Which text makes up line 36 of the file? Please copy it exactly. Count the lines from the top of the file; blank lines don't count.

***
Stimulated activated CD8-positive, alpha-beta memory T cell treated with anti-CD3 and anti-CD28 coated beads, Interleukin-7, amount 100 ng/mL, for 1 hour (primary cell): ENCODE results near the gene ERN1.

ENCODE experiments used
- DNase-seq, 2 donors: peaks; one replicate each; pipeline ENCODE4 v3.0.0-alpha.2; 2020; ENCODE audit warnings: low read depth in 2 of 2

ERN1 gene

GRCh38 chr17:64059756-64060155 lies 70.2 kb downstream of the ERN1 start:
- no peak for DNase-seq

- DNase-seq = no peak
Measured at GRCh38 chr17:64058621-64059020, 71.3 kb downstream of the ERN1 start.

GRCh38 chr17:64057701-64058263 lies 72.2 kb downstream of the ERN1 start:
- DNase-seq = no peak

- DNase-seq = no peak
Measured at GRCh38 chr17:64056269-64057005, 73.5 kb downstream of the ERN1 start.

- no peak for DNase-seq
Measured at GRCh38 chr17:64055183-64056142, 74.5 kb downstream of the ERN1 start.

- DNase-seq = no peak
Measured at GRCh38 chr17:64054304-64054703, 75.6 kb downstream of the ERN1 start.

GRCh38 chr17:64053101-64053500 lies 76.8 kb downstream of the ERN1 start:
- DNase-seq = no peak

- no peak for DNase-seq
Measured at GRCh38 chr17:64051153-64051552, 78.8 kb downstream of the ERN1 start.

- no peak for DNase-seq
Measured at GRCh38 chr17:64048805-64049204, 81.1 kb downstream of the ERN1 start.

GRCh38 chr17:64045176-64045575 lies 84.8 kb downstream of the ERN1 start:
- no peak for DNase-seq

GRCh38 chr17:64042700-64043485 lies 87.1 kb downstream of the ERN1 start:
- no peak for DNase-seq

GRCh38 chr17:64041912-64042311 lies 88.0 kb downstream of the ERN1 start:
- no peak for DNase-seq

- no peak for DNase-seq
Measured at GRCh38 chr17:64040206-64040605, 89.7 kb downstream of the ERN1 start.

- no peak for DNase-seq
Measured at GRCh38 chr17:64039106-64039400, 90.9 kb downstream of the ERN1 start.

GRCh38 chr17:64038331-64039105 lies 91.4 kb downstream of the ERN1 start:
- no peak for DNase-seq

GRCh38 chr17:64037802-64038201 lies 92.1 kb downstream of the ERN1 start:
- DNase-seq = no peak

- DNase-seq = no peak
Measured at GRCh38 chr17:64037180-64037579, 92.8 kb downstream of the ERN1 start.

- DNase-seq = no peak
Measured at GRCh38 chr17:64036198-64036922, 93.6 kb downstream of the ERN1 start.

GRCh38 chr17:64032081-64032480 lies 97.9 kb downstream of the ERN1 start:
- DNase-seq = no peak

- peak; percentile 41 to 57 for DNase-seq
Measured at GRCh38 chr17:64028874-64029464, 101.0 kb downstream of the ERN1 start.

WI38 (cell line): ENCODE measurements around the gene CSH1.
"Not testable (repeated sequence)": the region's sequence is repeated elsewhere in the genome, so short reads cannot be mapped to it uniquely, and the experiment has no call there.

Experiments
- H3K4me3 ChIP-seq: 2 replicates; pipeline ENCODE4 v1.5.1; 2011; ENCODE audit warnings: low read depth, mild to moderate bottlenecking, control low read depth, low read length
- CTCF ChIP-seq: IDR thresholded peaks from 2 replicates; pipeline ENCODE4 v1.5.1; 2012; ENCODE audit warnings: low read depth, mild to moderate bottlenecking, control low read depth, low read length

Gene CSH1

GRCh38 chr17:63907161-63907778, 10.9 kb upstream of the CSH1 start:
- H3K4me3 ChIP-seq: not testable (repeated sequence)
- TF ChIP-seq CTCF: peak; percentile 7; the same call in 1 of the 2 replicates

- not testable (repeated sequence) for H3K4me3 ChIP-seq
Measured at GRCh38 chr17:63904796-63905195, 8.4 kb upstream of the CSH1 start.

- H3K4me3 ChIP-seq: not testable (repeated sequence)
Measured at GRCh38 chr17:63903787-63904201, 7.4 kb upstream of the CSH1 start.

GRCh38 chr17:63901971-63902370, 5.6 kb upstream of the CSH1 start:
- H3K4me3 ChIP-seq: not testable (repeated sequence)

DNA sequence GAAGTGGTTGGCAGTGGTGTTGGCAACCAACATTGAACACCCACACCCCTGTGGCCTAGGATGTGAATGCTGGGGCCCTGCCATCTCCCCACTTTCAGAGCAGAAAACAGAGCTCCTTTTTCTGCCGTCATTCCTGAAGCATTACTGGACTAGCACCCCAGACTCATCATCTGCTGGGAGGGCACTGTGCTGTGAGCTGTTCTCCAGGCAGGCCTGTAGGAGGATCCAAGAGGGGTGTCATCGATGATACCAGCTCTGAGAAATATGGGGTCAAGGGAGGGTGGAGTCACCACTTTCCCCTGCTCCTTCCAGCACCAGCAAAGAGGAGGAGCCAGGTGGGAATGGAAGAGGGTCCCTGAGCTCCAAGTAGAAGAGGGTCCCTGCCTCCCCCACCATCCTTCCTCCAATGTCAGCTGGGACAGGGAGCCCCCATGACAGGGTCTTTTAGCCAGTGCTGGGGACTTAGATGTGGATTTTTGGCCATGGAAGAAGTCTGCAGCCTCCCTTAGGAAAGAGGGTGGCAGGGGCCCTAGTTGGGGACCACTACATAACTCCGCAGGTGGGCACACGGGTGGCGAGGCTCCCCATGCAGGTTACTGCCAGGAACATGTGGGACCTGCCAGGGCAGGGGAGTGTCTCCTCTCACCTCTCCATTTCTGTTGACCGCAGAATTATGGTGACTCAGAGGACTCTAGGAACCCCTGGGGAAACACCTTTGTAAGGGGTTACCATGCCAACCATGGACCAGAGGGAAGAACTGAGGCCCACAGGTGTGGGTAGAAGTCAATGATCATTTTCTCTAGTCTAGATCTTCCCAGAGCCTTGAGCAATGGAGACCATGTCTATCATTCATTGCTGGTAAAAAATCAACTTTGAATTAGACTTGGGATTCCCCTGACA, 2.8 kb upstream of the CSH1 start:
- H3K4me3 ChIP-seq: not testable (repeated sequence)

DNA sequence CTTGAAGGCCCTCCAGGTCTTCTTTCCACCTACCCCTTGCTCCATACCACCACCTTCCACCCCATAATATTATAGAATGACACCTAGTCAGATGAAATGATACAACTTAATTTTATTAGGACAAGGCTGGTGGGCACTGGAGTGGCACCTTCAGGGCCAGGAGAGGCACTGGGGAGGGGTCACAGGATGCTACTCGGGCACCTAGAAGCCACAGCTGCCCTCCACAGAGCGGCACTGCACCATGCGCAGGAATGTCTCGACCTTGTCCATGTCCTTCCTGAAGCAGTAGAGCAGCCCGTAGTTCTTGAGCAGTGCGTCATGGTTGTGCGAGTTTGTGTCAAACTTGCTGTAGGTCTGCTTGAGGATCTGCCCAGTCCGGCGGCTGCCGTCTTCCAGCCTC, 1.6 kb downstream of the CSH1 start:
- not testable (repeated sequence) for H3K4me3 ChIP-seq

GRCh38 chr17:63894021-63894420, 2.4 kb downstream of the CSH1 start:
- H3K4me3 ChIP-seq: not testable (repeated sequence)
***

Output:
- DNase-seq = no peak